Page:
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Old 06-04-2014, 08:46 AM
 
Location: Sierra Nevada Land, CA
8,399 posts, read 9,145,702 times
Reputation: 13036

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Yes, yet another "10 Worst" list.

Interesting to see that retiring to a state like Arkansas to save money on taxes may not be 100% smart. One should consider the whole picture.

10 states where taxpayers get the worst bang for their buck- MSN Money
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Old 06-04-2014, 10:21 AM
 
Location: SW MO
23,605 posts, read 31,487,261 times
Reputation: 29071
Default Moving to a lower tax State isn't everything

Yet moving to a lower tax state can be the ONLY thing if you really like where you are.

For most of us moving in retirement, education isn't likely a persuasive issue yet it was addressed several times in the article. We were far more interested in such things as medical services, pollution, safety, weather, etc.
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Old 06-04-2014, 11:57 AM
 
Location: Whereever we have our RV parked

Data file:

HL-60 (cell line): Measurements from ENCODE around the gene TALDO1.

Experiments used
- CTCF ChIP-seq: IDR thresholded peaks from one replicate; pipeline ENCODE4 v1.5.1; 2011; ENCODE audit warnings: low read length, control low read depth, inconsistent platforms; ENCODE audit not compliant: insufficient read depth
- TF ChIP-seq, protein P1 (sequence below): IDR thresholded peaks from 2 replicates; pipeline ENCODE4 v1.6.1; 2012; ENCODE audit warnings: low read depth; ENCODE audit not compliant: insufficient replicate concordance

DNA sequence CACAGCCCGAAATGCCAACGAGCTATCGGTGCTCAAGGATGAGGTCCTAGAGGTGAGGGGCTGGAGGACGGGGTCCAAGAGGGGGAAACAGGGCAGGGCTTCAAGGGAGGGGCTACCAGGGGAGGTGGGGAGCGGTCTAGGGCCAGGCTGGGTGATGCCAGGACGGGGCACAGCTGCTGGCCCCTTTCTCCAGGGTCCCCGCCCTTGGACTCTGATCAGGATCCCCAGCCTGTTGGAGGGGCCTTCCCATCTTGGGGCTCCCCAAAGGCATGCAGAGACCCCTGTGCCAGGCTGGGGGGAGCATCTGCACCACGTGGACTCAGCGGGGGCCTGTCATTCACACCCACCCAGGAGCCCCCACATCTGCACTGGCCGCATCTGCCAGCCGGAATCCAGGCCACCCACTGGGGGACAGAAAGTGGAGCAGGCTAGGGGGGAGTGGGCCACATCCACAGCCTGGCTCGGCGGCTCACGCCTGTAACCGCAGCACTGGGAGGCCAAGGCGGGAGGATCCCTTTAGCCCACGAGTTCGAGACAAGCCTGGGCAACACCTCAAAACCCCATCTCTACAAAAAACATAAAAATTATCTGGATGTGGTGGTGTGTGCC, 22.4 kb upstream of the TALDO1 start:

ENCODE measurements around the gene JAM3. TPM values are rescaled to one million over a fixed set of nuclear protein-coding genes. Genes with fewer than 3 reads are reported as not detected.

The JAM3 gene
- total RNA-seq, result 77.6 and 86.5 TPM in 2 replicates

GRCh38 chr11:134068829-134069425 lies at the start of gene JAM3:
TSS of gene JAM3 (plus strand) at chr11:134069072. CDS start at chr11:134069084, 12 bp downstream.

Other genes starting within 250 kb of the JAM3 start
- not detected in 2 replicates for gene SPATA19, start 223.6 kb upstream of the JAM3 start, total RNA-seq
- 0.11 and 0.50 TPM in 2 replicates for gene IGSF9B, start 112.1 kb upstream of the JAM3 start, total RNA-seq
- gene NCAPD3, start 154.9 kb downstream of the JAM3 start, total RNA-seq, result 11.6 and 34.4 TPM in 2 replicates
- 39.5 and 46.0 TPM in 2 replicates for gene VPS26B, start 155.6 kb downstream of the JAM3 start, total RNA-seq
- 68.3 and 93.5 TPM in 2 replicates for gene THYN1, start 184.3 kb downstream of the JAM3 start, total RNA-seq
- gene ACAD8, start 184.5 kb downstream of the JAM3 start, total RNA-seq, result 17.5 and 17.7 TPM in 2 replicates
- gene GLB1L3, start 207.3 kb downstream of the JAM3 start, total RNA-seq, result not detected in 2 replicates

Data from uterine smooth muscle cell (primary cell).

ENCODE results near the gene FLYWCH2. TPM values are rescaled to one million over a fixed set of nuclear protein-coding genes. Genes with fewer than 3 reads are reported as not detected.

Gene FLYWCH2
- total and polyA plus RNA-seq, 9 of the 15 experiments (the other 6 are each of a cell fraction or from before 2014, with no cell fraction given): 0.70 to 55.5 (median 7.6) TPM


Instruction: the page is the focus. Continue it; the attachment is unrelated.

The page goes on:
8,787 posts, read 7,707,284 times
Reputation: 15080
Just read the paragraph. Written obviously by someone who hasn't got a clue. Their premice is that with lower taxes you don't get high quality govt. services. (High quality govt. services.) They go on to assume that because you have lower taxes you have poor quality schools, higher crime and a host of other things. Last time I noticed, some of the highest taxes places also have some of the worst schools and the higher crime rates. (Los Angeles, DC, Chicago.) This author is so clueless they fall into the old trap, if it costs more the quality must be better.
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Old 06-04-2014, 02:06 PM
 
Location: Los Angeles area
14,018 posts, read 17,740,386 times
Reputation: 32304
Default State-wide generalizations are a heap of B.S. anyway!

Quote:
Originally Posted by augiedogie View Post
Just read the paragraph. Written obviously by someone who hasn't got a clue. Their premice is that with lower taxes you don't get high quality govt. services. (High quality govt. services.) They go on to assume that because you have lower taxes you have poor quality schools, higher crime and a host of other things. Last time I noticed, some of the highest taxes places also have some of the worst schools and the higher crime rates. (Los Angeles, DC, Chicago.) This author is so clueless they fall into the old trap, if it costs more the quality must be better.